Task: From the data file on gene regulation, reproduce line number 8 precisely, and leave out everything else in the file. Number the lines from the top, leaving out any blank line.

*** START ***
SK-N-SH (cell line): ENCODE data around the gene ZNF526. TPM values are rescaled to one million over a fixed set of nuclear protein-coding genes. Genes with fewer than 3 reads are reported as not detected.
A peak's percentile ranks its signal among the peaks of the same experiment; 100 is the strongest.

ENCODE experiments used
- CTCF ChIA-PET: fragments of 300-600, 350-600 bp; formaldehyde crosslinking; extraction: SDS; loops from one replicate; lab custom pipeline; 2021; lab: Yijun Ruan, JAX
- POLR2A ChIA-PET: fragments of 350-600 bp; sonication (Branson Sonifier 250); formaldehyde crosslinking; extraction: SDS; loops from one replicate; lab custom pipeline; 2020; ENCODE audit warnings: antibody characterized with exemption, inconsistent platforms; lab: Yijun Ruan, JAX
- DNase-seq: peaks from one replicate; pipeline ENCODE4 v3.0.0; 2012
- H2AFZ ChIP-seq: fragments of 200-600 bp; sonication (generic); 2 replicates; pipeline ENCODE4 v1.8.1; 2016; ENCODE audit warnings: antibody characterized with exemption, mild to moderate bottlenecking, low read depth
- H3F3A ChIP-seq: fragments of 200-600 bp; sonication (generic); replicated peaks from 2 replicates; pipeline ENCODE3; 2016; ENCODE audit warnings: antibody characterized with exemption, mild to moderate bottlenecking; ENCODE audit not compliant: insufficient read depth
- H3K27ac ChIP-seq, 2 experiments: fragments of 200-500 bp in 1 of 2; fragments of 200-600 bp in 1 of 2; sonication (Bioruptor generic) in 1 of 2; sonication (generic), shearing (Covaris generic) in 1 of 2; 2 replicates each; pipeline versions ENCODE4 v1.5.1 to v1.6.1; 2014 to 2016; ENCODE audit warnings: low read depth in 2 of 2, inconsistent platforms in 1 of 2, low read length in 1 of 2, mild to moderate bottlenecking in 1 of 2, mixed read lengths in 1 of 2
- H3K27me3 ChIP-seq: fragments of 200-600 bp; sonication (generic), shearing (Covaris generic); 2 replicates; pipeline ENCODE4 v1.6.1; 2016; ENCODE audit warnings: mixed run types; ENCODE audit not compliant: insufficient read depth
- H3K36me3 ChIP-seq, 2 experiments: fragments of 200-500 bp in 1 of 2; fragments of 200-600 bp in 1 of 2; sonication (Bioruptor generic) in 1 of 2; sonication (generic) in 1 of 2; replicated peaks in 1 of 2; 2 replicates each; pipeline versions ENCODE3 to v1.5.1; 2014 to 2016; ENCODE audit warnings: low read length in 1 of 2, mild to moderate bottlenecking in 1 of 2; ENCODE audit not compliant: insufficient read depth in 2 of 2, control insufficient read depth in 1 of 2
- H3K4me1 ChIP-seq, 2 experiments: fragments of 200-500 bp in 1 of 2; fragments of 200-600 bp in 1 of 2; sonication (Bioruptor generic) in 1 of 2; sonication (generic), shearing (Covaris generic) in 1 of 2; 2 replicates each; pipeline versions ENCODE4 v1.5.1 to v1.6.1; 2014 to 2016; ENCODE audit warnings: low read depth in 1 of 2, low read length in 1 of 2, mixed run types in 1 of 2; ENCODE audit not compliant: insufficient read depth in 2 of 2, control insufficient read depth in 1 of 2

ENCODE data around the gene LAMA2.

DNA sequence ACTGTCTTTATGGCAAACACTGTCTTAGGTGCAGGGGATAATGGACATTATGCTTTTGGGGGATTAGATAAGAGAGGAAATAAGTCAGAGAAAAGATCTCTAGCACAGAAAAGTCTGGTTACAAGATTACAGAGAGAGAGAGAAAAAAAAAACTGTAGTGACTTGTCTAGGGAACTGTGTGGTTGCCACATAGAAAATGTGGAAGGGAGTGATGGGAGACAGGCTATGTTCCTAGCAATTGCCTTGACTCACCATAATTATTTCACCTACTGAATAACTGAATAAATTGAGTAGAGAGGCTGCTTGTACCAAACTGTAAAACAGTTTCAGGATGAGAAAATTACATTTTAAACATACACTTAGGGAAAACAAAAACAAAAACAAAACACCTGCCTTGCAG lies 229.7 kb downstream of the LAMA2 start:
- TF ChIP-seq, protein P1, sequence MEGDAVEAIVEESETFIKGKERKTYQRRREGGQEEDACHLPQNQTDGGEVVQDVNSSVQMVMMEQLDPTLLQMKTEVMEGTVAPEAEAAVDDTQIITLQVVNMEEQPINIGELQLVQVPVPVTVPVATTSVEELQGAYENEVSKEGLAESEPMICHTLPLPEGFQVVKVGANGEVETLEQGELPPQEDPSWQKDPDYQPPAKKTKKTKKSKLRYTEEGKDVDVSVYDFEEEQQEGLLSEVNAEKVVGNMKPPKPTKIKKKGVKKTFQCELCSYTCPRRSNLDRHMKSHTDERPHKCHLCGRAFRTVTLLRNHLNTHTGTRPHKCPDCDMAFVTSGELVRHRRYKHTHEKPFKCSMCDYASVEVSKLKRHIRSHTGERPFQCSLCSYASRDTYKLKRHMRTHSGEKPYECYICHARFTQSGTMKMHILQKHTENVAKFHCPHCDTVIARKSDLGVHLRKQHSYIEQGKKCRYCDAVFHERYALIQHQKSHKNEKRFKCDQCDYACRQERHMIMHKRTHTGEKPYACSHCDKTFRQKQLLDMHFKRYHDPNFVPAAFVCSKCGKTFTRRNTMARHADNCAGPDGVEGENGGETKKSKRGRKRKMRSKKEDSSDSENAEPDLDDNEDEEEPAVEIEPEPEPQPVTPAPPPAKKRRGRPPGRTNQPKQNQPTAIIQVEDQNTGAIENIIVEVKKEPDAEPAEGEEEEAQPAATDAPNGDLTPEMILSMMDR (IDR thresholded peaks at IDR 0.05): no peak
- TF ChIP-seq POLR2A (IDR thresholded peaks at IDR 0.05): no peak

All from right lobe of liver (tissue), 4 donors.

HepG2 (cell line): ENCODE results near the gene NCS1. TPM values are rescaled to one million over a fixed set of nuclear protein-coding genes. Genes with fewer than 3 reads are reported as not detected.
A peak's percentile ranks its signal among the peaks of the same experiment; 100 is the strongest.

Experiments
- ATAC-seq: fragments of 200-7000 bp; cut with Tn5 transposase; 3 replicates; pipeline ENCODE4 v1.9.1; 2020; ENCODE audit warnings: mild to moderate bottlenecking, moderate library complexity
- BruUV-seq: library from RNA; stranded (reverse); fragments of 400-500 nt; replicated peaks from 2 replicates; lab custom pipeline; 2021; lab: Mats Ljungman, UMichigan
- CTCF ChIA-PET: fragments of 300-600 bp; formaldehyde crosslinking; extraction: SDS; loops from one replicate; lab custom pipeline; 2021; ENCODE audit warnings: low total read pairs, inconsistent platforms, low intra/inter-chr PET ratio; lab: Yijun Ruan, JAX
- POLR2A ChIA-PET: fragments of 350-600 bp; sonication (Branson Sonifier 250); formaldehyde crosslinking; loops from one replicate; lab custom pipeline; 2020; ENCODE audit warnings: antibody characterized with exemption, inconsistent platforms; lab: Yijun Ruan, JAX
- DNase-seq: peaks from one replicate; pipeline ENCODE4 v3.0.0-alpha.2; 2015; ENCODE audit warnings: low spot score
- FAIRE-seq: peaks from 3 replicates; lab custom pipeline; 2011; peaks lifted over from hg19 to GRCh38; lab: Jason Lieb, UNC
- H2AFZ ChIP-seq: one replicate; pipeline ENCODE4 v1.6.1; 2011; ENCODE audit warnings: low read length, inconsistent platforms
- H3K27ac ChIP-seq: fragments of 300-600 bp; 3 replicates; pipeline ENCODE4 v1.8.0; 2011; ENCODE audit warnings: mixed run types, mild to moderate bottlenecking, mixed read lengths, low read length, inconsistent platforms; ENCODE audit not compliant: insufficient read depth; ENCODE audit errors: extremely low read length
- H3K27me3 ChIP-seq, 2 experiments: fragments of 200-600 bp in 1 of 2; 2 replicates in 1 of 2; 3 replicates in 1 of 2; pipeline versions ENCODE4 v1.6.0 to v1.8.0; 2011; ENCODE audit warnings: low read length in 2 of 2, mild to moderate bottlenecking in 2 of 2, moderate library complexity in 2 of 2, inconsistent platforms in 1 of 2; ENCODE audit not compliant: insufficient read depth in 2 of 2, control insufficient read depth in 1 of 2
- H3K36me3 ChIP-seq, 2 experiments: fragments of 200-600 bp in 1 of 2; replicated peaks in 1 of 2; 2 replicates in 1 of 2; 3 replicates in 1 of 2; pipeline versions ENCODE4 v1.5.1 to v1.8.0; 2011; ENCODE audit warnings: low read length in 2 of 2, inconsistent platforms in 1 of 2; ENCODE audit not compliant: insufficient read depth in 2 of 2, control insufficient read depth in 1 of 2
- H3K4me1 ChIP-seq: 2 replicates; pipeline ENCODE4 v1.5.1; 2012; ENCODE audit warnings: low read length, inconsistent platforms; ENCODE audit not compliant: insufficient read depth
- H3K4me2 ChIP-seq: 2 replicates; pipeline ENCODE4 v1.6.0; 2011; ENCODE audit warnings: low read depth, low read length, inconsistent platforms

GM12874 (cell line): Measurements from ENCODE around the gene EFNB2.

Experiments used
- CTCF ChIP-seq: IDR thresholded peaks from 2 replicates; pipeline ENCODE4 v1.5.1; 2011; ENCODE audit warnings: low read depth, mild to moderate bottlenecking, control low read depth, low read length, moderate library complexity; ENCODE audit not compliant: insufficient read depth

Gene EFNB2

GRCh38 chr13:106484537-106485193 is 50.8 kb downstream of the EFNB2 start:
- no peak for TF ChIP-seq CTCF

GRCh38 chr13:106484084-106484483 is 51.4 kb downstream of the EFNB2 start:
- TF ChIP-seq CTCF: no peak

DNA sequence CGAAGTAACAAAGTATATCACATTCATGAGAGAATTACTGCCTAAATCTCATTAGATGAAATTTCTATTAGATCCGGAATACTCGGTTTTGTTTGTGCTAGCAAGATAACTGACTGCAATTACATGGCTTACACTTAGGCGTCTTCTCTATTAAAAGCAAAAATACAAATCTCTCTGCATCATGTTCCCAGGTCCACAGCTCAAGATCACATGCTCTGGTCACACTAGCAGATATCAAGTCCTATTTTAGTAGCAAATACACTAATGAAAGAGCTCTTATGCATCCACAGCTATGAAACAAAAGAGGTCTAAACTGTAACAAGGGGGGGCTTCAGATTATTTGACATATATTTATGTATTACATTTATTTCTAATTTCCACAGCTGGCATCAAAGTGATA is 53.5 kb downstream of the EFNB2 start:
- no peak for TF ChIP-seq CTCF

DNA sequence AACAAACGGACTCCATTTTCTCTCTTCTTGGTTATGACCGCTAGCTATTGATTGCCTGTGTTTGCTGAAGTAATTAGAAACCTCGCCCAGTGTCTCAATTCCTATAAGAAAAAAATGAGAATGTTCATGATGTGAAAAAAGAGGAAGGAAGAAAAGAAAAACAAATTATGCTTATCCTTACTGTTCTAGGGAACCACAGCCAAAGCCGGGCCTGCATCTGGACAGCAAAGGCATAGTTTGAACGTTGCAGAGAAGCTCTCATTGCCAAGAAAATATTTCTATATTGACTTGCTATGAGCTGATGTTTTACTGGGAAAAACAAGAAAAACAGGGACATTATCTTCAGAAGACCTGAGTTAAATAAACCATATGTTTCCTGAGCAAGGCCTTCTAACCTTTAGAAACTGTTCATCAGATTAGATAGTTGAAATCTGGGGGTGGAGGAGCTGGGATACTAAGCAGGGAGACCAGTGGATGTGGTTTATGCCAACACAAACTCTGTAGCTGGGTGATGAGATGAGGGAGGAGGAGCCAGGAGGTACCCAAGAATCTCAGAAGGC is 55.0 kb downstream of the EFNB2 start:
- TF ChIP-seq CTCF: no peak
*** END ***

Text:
- H3F3A ChIP-seq: fragments of 200-600 bp; sonication (generic); replicated peaks from 2 replicates; pipeline ENCODE3; 2016; ENCODE audit warnings: antibody characterized with exemption, mild to moderate bottlenecking; ENCODE audit not compliant: insufficient read depth